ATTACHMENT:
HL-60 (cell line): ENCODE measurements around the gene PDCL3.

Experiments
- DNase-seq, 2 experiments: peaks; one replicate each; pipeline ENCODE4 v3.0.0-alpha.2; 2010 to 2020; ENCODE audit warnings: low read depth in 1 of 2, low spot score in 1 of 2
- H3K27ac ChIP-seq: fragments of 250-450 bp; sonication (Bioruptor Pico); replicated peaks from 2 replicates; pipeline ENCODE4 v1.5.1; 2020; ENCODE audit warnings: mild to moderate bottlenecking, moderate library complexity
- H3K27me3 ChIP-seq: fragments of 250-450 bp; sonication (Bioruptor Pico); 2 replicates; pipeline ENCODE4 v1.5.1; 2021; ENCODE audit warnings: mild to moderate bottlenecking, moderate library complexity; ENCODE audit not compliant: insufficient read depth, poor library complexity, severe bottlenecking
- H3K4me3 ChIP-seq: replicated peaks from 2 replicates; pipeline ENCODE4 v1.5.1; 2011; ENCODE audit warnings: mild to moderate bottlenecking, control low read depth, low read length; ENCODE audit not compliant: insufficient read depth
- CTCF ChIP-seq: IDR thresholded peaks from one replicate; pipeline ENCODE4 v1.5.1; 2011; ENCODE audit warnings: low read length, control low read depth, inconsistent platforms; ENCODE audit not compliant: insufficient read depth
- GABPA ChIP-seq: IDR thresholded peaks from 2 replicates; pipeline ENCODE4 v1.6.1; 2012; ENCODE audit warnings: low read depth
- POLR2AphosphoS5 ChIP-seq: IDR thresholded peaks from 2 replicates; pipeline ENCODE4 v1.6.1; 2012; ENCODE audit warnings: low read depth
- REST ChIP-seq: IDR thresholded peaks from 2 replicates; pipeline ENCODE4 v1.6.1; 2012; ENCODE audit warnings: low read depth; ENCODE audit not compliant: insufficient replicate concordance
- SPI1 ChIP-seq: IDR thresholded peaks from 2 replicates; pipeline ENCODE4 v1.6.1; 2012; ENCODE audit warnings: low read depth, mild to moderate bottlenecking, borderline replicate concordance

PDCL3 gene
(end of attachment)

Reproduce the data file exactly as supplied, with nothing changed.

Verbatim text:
HL-60 (cell line): ENCODE measurements around the gene PDCL3.

Experiments
- DNase-seq, 2 experiments: peaks; one replicate each; pipeline ENCODE4 v3.0.0-alpha.2; 2010 to 2020; ENCODE audit warnings: low read depth in 1 of 2, low spot score in 1 of 2
- H3K27ac ChIP-seq: fragments of 250-450 bp; sonication (Bioruptor Pico); replicated peaks from 2 replicates; pipeline ENCODE4 v1.5.1; 2020; ENCODE audit warnings: mild to moderate bottlenecking, moderate library complexity
- H3K27me3 ChIP-seq: fragments of 250-450 bp; sonication (Bioruptor Pico); 2 replicates; pipeline ENCODE4 v1.5.1; 2021; ENCODE audit warnings: mild to moderate bottlenecking, moderate library complexity; ENCODE audit not compliant: insufficient read depth, poor library complexity, severe bottlenecking
- H3K4me3 ChIP-seq: replicated peaks from 2 replicates; pipeline ENCODE4 v1.5.1; 2011; ENCODE audit warnings: mild to moderate bottlenecking, control low read depth, low read length; ENCODE audit not compliant: insufficient read depth
- CTCF ChIP-seq: IDR thresholded peaks from one replicate; pipeline ENCODE4 v1.5.1; 2011; ENCODE audit warnings: low read length, control low read depth, inconsistent platforms; ENCODE audit not compliant: insufficient read depth
- GABPA ChIP-seq: IDR thresholded peaks from 2 replicates; pipeline ENCODE4 v1.6.1; 2012; ENCODE audit warnings: low read depth
- POLR2AphosphoS5 ChIP-seq: IDR thresholded peaks from 2 replicates; pipeline ENCODE4 v1.6.1; 2012; ENCODE audit warnings: low read depth
- REST ChIP-seq: IDR thresholded peaks from 2 replicates; pipeline ENCODE4 v1.6.1; 2012; ENCODE audit warnings: low read depth; ENCODE audit not compliant: insufficient replicate concordance
- SPI1 ChIP-seq: IDR thresholded peaks from 2 replicates; pipeline ENCODE4 v1.6.1; 2012; ENCODE audit warnings: low read depth, mild to moderate bottlenecking, borderline replicate concordance

PDCL3 gene